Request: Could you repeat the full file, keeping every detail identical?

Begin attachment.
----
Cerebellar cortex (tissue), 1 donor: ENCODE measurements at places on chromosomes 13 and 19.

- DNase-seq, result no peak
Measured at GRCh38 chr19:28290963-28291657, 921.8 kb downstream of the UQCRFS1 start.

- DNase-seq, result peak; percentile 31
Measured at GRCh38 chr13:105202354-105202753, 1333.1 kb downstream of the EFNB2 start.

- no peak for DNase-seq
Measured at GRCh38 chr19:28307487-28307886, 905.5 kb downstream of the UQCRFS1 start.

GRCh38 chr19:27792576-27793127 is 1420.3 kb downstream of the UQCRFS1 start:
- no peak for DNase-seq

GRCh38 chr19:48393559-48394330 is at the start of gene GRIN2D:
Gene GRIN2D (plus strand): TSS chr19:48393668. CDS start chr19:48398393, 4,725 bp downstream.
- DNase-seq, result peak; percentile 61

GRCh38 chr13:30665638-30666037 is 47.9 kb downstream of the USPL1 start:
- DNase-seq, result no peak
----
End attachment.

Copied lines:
Cerebellar cortex (tissue), 1 donor: ENCODE measurements at places on chromosomes 13 and 19.

- DNase-seq, result no peak
Measured at GRCh38 chr19:28290963-28291657, 921.8 kb downstream of the UQCRFS1 start.

- DNase-seq, result peak; percentile 31
Measured at GRCh38 chr13:105202354-105202753, 1333.1 kb downstream of the EFNB2 start.

- no peak for DNase-seq
Measured at GRCh38 chr19:28307487-28307886, 905.5 kb downstream of the UQCRFS1 start.

GRCh38 chr19:27792576-27793127 is 1420.3 kb downstream of the UQCRFS1 start:
- no peak for DNase-seq

GRCh38 chr19:48393559-48394330 is at the start of gene GRIN2D:
Gene GRIN2D (plus strand): TSS chr19:48393668. CDS start chr19:48398393, 4,725 bp downstream.
- DNase-seq, result peak; percentile 61

GRCh38 chr13:30665638-30666037 is 47.9 kb downstream of the USPL1 start:
- DNase-seq, result no peak